Lessons to be
Learned from Israel's
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Lessons to be Learned from Israel's Airport Security

ImageDo you ever feel like an idiot standing in line at the security checks at the airport (kind of like the dude in pink underwear pictured to the left)?  Between taking off your shoes, coat, belt, sweater... hey, you might as well completely strip down! 

Today I would like to stray a bit from the topic of car rentals and discuss an issue that is on everyone's mind - airport security. It's no laughing matter that many of us dread flying... not because we are scared of the actual flying part... rather, we abhor the idea of having to spend hours upon hours going through the gong show of security checks.  For lack of a better word, the process is simply...well... annoying!

I have travelled back and forth to Israel's Ben Gurion airport many times and have always been fascinated that their airport security is so efficient, quick and sophisticated.  You rarely have to wait in long lineups, passengers move through various security processes quickly and ultimately, as a passenger, you feel really safe!

Last year, while my family and I were visiting Miami over Christmas, I remember watching CNN which was all ablaze with footage of the Flight 253 would-be bomber Umar Farouk Abdulmtuallab (the flight from Amsterdam that was destined for the States).  On one of the segments, an Israeli airport security specialist was being interviewed.  He was completely aghast (along with much of the rest of the world) that such a thing could have happened - that the bomber was not discovered before getting on the plane.  The interviewee's words that still ring clear in my mind are, "This would NEVER have happened in Israel".

I recently read a fascinating article called The 'Israelification' of airports: High Security, Little Bother'.  In this piece, author Cathal Kelly frequently quotes Rafi Sela, the president of AR Challenges and who has worked in airports around the world.  He stresses how North American airport security systems in particular have loads to learn from how things are done in Israel.  In essence, the suggestion is made that there should be an adoption of 'Israelification' - " 'Israelification' - a system that protects life and limb without annoying you to death"  in all airports.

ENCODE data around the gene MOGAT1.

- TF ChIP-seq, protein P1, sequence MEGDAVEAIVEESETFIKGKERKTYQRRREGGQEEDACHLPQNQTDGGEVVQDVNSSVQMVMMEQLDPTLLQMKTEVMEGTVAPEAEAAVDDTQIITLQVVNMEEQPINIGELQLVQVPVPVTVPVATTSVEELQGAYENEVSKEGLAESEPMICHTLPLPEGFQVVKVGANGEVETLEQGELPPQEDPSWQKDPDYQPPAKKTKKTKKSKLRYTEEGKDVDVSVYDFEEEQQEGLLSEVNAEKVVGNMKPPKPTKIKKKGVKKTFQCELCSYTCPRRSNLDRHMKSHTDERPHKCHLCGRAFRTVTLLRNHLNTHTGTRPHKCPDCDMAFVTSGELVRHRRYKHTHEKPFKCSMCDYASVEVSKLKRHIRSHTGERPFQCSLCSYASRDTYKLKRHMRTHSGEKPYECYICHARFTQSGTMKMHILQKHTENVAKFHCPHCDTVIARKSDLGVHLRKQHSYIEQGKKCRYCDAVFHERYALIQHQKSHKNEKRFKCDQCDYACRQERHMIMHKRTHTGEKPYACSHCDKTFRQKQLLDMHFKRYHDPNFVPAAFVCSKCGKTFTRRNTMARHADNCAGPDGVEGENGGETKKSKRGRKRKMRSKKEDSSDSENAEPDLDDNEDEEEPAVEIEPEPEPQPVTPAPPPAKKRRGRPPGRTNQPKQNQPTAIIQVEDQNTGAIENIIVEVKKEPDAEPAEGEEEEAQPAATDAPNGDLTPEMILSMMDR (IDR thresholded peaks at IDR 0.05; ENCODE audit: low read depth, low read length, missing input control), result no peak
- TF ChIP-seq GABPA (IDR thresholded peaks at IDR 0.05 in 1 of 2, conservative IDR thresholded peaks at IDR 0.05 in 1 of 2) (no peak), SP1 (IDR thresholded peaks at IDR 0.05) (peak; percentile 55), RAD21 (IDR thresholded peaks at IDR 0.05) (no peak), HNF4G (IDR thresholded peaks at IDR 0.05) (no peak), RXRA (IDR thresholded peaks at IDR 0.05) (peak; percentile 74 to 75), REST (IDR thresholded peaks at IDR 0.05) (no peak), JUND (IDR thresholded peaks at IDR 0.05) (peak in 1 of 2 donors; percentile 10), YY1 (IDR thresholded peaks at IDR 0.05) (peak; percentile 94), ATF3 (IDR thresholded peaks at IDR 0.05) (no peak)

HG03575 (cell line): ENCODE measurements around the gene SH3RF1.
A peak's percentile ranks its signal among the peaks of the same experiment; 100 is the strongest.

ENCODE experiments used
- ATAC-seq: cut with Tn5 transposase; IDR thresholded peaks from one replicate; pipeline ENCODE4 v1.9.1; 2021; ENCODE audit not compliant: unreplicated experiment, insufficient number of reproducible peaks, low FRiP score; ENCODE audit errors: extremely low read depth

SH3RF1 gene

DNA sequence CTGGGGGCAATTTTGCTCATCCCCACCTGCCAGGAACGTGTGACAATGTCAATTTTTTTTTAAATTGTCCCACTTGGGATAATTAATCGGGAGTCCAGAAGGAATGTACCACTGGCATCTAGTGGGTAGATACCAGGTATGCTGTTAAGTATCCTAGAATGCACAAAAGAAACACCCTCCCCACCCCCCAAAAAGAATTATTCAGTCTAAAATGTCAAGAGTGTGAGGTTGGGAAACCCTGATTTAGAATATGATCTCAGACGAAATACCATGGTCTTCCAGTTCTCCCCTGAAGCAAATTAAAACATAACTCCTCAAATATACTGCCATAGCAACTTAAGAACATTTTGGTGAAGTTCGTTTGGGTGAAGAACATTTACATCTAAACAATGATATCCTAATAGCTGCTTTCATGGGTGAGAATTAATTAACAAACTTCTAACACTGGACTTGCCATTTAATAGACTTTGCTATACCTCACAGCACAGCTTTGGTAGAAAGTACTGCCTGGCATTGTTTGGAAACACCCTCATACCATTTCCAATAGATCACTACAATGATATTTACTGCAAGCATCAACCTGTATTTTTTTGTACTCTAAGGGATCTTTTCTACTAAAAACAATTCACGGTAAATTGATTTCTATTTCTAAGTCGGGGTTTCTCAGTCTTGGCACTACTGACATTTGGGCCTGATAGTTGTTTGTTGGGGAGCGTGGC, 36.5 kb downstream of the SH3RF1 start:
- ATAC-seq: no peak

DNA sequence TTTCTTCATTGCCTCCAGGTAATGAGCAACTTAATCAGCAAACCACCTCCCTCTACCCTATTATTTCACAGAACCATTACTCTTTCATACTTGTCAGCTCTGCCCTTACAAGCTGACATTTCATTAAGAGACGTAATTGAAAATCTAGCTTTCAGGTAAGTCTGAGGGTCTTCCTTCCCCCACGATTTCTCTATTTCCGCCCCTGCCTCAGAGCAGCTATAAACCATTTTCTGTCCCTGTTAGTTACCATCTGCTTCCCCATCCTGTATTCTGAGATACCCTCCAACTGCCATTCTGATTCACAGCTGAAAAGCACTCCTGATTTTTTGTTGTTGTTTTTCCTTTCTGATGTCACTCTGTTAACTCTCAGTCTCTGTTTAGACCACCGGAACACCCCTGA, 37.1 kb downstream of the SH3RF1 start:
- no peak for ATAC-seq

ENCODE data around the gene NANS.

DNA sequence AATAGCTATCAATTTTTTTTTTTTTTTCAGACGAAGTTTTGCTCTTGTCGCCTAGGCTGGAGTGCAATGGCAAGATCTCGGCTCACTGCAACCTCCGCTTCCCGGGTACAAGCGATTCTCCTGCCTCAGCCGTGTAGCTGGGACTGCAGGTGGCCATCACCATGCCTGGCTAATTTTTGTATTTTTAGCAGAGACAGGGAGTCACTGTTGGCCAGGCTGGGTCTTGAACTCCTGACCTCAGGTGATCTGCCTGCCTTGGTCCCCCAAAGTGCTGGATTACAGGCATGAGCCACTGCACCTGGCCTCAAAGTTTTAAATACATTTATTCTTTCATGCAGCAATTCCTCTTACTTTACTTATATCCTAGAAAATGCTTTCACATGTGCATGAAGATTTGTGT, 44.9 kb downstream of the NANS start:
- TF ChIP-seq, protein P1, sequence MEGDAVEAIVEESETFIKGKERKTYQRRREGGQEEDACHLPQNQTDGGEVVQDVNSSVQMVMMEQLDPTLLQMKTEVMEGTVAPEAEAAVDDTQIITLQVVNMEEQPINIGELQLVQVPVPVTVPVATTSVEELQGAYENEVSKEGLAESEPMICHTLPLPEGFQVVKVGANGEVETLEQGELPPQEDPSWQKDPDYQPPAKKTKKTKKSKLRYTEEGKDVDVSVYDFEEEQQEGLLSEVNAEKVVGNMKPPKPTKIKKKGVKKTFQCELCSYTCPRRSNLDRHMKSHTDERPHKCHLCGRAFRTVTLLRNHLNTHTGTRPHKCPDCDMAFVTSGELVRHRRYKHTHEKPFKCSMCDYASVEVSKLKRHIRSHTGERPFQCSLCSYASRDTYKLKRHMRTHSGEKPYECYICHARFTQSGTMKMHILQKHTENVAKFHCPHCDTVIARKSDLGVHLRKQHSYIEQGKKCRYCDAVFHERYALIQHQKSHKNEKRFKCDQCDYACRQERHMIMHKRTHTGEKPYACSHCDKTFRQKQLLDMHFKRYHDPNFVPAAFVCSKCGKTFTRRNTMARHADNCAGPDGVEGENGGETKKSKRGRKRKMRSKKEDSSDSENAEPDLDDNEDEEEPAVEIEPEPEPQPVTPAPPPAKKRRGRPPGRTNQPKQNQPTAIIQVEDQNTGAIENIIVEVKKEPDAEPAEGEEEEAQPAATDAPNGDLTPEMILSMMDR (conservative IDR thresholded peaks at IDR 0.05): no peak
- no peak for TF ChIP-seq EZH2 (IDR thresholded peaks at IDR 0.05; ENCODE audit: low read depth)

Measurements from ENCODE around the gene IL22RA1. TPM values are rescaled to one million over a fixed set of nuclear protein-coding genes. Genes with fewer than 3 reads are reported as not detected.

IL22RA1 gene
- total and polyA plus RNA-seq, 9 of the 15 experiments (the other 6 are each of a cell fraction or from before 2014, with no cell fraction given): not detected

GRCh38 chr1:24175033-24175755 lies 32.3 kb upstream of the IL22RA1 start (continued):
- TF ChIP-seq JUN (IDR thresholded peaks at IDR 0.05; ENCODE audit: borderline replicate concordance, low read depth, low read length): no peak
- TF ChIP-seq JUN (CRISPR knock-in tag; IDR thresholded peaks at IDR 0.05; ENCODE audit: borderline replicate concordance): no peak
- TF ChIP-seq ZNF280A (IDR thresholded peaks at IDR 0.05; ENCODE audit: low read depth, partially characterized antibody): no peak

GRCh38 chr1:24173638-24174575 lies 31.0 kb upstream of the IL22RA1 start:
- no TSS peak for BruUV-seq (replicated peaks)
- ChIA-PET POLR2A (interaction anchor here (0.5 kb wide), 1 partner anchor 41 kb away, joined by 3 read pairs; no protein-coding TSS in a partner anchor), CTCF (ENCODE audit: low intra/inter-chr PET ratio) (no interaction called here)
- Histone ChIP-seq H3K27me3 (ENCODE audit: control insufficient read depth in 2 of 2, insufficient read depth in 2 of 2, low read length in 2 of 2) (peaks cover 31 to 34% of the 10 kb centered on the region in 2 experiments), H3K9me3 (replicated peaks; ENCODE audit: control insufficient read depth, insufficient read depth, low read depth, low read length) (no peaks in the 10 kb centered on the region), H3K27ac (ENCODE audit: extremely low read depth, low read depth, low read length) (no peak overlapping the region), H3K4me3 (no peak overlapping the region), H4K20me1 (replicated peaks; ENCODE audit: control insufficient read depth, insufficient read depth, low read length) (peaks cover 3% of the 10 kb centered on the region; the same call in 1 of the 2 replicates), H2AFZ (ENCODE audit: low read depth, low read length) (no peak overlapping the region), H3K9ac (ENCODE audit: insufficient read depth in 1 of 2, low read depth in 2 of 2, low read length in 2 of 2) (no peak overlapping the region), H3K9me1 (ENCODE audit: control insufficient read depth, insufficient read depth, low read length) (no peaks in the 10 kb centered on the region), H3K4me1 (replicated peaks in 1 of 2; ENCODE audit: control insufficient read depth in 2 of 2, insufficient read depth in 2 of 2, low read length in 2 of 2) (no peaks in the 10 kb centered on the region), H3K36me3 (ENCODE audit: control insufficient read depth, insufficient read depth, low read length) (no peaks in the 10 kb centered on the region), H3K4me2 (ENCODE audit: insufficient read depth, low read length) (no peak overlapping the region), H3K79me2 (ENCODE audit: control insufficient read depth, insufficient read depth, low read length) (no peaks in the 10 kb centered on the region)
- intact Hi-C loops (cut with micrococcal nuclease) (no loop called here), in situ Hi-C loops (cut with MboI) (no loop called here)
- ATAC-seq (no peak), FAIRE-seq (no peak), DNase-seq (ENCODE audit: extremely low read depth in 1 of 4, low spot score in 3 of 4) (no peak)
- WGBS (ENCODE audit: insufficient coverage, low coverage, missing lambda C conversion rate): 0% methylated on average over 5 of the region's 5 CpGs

Sela describes the various layers of Israeli airport security which should serve as a world-wide exampl:

  1. Roadside checks greet passengers outside of Ben Gurion airport - officers ask two very simple questions: a. How are you?  b. Where are you coming from?  Officers check for nervousness/signs of distress and determine, on the spot, if they feel there is a threat.
  2. Armed guards stand outside the terminals and watch as passengers come through the door.  They look for strange behavior and stop anyone who is acting abnormally.
  3. Trained interviewers check passengers' passports and tickets before they are allowed to approach the check-in terminal.  They ask such important questions as "Who packed your luggage?" or "Has your luggage been out of your eyesight since it was packed?", etc.  The officers look into your eyes and can tell within 20 or 25 seconds (according to the article) if you are lying.
  4. At the check-in desk luggage is scanned.  The screening areas are surrounded by blast-proof glass and these areas have bomb boxes which are also blast proof.
  5. At the body and hand baggage check, passenger's eyes are studied in detail, You are not searched for liquids, your shoes aren't checked... all the things that are checked in North America are not really important to the Israeli officers.  Rather, they are trained to look into passengers' eyes, "and that's how you figure out the bad guys from the good guys", says Sela.  And the officers are efficient - there are never long lines and waits at the body and hand baggage check as officers are not going through each and every item.

    Sela offers a great quote:

    Do you know why Israelis are so calm? We have brutal terror attacks on our civilians and still, life in Israel is pretty good. The reason is that people trust their defence forces, their police, their response teams and the security agencies. They know they're doing a good job. You can't say the same thing about Americans and Canadians. They don't trust anybody," Sela said. "But they say, 'So far, so good'. Then if something happens, all hell breaks loose and you've spent eight hours in an airport. Which is ridiculous. Not justifiable.

    So, the moral of all this?  Airports around the world have a lot to learn from Israel's advanced, proficient and reliable security system.  Think about how much happier you'd be as a passenger if you didn't have to suffer through hours of security checks?  Imagine not having to be at the aiport hours and hours prior to an international flight? 

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